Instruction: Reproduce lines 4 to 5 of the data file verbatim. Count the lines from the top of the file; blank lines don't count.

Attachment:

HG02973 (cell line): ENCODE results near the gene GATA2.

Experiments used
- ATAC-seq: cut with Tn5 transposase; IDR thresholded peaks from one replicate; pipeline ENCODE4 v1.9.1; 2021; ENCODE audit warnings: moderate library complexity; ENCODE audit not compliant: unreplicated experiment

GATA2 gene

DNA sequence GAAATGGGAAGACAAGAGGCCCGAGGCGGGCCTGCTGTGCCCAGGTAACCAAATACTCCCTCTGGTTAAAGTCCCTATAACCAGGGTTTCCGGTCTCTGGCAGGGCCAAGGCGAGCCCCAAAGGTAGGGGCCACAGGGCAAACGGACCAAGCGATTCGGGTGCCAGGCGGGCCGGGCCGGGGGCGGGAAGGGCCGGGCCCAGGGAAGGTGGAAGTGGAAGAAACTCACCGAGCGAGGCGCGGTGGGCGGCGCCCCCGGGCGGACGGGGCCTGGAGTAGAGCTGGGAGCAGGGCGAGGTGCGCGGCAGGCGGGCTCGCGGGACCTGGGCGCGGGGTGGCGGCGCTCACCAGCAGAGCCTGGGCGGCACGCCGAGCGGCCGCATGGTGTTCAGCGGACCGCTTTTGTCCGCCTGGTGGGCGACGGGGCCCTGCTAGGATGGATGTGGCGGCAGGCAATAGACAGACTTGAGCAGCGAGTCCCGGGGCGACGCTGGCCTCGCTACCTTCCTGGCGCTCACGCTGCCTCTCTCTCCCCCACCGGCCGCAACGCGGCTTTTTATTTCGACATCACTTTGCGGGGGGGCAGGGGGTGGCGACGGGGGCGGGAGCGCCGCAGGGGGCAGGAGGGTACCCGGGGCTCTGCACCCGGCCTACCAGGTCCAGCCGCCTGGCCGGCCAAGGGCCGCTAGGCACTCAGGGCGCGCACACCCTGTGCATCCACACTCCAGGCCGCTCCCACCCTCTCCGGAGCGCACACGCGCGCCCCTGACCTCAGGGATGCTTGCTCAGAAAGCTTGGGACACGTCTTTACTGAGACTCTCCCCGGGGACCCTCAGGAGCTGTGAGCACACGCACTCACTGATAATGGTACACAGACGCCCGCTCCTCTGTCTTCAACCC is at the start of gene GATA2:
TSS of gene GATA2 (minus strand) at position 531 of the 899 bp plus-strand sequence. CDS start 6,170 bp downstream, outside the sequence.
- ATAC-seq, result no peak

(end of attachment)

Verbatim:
GATA2 gene

DNA sequence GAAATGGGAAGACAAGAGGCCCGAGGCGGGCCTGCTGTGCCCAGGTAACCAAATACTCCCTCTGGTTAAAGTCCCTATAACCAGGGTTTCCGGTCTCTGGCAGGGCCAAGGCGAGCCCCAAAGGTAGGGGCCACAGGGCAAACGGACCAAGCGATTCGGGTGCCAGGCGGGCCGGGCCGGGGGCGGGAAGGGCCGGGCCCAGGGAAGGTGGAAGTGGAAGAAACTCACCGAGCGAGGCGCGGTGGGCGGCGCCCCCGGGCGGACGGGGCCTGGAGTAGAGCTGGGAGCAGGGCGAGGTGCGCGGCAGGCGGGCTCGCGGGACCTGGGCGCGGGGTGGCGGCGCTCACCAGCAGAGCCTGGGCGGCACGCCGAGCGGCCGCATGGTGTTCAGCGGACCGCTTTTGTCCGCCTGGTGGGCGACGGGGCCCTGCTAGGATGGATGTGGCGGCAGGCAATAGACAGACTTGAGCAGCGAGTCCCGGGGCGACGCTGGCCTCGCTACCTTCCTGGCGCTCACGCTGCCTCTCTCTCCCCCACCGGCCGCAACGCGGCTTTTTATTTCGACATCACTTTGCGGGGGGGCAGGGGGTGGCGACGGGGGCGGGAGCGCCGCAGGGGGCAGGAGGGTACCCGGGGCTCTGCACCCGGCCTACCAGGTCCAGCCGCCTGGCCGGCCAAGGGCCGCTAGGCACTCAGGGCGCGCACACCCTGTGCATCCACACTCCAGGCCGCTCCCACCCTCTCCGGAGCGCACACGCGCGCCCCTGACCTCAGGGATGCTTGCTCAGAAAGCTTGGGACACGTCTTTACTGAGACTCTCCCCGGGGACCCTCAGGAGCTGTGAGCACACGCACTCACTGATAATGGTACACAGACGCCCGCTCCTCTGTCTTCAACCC is at the start of gene GATA2: